Went to the Rally to Restore Sanity and/or
Fear yesterday with elder
daughter and her boyfriend. Some notes:
First, a PSA to the Stewart/Colbert/Reddit crowd:
Yes, I know that ordinarily Cable TV and the Internet obviate any need
to scrape the accumulated nerd stink off of your pasty white flesh,
but for the love of all that is holy, take a damn shower before
crawling out of your hole.
I have never seen the DC metro so crowded, even when attending other
rallies. To their credit, the MTA really stepped it up and kept things
moving. But there were a couple of times we had to let a packed train
or two go by before finding space to squeeze aboard.
This sort of thing is new to Comedy Central, and they have a lot to
learn about running rallies in DC. This was definitely the worst
organized rally I’ve ever attended. The PA system and number of
jumbotrons was completely inadequate. Tens of thousands of people
spent the entire time unable to see or hear Stewart and Colbert. And
no movement lanes were preserved in the crowds, so had anything gone
sour there would have been mass casualties from the crushing crowd
pressure. Thankfully, it was an uneventful day.
To some degree the circumstances were out of their hands. Apparently
after years of ill-use, the Park Service has decided to put their foot
down and allow some of the much-trampled mall lawn to re-grow. This
meant that acres of open space that would normally have given the
crowd plenty of elbow room were roped off.
The mood of the crowd was upbeat enough, although at times it was
sorely tried by the frustrations of being crushed together and unable
to see or hear the event they had come to witness. The lack of any
unifying principle, however, meant that there wasn’t the sense of
comraderie you might find at other events. It felt more like a group
that had come to be entertained than to make a point. Which is sort of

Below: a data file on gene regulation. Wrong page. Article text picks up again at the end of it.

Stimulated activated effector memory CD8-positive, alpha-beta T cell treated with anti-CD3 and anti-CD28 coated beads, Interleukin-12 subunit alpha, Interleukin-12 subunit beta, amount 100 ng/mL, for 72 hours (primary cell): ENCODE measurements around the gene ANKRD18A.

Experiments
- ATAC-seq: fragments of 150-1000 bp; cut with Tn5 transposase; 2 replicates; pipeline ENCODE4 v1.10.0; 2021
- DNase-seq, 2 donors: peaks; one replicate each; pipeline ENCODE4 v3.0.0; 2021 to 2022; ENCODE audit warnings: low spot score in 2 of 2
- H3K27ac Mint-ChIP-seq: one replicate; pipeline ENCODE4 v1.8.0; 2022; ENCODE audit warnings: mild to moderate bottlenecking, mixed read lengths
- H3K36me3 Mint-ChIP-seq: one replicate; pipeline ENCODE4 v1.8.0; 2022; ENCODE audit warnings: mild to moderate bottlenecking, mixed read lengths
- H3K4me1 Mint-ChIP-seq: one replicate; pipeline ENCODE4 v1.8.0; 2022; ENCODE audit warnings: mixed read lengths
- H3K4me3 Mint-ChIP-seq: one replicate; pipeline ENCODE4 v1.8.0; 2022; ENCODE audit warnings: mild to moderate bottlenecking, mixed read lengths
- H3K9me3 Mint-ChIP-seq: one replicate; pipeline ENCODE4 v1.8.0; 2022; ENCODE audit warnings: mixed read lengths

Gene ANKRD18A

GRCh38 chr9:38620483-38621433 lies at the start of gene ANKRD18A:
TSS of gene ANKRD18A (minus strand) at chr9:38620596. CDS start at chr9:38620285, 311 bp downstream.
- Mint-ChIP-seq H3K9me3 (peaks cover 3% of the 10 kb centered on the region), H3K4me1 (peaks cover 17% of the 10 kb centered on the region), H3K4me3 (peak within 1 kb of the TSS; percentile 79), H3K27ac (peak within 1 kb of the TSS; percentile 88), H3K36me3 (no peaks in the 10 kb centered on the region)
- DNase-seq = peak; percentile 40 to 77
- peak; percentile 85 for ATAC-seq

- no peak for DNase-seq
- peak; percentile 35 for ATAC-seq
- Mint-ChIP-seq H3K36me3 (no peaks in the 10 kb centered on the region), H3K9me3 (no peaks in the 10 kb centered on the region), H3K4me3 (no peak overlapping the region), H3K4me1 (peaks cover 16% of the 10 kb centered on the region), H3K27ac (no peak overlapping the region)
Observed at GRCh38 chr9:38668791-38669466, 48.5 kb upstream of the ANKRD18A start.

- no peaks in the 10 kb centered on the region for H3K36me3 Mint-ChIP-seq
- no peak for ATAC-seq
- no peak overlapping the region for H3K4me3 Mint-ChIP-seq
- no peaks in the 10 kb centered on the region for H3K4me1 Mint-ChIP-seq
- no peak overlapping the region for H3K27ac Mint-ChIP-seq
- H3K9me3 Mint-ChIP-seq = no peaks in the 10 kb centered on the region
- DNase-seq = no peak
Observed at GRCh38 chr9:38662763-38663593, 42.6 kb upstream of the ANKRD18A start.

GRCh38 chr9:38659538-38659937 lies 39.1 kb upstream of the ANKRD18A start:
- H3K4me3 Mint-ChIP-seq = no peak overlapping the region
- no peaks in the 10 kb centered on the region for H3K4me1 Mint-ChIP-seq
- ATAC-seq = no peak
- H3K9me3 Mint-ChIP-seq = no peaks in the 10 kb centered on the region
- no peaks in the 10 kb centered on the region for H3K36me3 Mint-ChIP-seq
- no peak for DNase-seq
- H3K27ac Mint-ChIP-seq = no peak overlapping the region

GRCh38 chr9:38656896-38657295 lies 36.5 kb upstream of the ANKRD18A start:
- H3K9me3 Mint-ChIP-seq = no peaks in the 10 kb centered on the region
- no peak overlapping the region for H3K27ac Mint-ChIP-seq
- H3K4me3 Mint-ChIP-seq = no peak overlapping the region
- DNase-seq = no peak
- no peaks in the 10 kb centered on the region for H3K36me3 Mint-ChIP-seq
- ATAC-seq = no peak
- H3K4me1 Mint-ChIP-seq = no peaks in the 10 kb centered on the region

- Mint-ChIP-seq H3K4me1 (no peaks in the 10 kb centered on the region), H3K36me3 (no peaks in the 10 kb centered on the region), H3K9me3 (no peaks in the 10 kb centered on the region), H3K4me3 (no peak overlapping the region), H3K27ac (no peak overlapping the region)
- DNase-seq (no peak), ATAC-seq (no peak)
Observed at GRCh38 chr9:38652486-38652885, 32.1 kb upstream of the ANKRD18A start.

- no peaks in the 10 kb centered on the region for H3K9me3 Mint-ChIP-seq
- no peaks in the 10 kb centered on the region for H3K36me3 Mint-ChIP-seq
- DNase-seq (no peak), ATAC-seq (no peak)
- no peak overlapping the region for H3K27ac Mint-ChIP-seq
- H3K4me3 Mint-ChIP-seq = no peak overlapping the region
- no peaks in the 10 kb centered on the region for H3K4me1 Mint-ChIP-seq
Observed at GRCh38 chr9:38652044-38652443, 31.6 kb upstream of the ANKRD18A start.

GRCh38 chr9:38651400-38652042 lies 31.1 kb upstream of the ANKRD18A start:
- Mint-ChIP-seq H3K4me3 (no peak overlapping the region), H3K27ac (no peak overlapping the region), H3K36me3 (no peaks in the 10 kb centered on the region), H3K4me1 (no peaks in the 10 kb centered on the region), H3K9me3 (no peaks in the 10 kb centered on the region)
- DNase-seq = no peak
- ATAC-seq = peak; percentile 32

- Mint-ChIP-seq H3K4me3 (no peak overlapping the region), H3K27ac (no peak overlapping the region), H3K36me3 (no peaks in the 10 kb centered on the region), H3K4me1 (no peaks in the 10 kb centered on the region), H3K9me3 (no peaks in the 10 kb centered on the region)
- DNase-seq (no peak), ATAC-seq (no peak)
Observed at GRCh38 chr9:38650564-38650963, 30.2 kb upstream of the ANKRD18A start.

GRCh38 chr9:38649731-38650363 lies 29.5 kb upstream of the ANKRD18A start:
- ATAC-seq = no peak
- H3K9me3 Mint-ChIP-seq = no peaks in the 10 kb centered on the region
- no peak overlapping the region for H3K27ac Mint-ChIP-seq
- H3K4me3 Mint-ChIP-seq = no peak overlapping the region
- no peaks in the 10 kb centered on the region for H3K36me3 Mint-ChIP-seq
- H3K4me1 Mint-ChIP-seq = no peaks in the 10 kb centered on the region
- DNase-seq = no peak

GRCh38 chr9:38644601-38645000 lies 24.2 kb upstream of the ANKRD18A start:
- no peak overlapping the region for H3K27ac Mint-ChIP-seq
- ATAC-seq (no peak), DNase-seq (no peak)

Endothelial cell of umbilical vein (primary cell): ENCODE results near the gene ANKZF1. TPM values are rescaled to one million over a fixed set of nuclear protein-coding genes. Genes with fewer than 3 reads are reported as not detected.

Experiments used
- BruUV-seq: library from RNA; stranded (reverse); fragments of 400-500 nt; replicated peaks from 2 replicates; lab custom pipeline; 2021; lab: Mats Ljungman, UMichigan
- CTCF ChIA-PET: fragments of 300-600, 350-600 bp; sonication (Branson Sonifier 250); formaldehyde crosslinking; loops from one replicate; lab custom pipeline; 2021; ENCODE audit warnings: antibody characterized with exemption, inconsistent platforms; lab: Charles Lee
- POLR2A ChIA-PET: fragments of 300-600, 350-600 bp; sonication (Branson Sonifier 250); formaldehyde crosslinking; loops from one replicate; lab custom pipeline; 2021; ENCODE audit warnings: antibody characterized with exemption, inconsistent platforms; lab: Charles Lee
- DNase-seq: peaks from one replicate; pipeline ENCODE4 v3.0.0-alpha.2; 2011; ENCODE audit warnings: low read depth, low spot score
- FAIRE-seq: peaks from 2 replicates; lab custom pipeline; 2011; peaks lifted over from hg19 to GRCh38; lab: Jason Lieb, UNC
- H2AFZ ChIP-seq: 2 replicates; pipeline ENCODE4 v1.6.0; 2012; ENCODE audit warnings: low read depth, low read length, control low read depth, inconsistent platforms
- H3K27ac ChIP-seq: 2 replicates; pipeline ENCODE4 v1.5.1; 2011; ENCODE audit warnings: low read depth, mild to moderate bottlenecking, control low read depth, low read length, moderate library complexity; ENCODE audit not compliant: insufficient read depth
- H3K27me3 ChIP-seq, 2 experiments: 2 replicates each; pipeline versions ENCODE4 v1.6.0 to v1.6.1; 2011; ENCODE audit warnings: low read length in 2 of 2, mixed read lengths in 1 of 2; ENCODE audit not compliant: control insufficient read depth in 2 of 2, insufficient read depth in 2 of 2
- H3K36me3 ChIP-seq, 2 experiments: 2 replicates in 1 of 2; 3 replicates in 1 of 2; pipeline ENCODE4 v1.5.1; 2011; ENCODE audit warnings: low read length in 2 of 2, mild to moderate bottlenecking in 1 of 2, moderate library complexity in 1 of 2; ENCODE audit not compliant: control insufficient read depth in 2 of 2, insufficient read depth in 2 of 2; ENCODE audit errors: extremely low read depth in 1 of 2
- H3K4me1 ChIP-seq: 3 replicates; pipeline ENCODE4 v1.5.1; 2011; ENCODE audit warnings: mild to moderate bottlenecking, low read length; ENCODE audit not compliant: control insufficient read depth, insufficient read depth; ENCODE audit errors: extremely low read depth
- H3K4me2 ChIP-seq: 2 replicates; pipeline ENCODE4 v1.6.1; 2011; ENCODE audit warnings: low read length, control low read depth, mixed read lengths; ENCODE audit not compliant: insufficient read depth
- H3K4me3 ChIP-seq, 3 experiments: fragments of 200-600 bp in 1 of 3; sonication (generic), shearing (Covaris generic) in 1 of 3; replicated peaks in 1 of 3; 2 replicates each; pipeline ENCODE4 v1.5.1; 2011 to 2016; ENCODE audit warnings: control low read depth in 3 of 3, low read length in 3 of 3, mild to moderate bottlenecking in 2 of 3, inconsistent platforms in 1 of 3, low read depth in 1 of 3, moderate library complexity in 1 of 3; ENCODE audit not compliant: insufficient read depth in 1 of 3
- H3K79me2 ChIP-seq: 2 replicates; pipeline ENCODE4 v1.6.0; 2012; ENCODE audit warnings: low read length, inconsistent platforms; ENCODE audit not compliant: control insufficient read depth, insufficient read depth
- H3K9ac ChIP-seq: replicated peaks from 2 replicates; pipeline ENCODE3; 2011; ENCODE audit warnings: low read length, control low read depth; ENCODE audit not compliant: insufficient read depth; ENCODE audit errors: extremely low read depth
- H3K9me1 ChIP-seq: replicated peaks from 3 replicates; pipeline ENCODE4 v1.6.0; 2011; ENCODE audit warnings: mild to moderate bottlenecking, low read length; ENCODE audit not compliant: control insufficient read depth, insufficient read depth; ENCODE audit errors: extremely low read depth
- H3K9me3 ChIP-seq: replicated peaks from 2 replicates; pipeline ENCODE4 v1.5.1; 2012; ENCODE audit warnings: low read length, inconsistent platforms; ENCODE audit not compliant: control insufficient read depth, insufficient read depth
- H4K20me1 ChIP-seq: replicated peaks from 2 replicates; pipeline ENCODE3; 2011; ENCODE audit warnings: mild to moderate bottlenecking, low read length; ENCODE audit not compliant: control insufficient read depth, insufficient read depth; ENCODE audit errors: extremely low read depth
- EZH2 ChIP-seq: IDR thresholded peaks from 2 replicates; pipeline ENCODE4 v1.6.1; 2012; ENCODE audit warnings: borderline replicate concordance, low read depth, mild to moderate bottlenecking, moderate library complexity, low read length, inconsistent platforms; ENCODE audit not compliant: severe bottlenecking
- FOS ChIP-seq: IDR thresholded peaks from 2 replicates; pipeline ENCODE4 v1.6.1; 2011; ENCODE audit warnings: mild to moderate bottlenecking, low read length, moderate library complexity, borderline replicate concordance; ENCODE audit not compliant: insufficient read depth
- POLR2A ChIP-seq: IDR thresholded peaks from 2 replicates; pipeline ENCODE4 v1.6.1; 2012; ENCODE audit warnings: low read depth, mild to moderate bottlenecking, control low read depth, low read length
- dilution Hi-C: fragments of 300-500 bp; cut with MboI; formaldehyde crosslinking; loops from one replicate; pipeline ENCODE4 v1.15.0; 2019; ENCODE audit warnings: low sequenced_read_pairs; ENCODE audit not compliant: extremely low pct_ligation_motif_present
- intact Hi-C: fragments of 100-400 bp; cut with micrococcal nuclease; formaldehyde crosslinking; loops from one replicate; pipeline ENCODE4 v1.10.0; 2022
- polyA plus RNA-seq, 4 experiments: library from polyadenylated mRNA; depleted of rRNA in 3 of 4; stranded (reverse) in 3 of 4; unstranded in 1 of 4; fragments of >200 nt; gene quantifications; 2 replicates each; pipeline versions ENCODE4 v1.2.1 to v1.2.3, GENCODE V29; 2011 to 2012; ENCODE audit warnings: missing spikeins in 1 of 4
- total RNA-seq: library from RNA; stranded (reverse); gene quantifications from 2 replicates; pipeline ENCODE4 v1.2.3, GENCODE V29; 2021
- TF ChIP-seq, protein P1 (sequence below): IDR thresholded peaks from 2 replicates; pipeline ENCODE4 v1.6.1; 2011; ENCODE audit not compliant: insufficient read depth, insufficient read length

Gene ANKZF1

a point in and of itself: if this many people just want to come out
and have fun waving silly signs, the country can’t be in as dire
straits as some would have us believe.
The musical lineup was terrible, although thankfully I wasn’t
exposed to most of it until after I got home and watched the
rebroadcast on C-SPAN. It’s not just me, however; the most common
comment I overheard on the way back went like this: “Kid Rock?
Really? They couldn’t get anyone better than Kid Rock??” I think
that it’s safe to say that while Stewart & Co. for the most part have
their finger on the pulse of young, hip America, they have a tin ear
when it comes to music. I suppose it’s a side effect of being in the
late-night television business, where the only artists you meet are
whoever is currently being promoted by the record companies.
In watching the rebroadcast I saw Stewart making a scripted nod to the
diversity of the crowd. A nice gesture, but wishful thinking on his
part. The crowd was about as lily-white as your average Tea Party
gathering; just younger.
Sadly, I missed out on my “Epic Gathering” badge on Foursquare,
because (not surprisingly) it was impossible to get data service.
In summary: if you watched it on TV, you probably had a better
experience than being there. It’s nice to say I was there, and it was
a fun little outing, but a trifle disappointing.
One consolation: I was Touched By the Noodly Appendage, and am now
blessed by the great Flying Spaghetti Monster. Photographic evidence
of this event will be forthcoming.
We also stopped by the Freer-Sackler on the
way back, which has some absolutely stunning examples of Buddhist,
Hindu and Shinto religious statuary on display. Highly recommended.
EDIT: Favorite sign: “Christine O’Donnell Turned Me Into a Newt”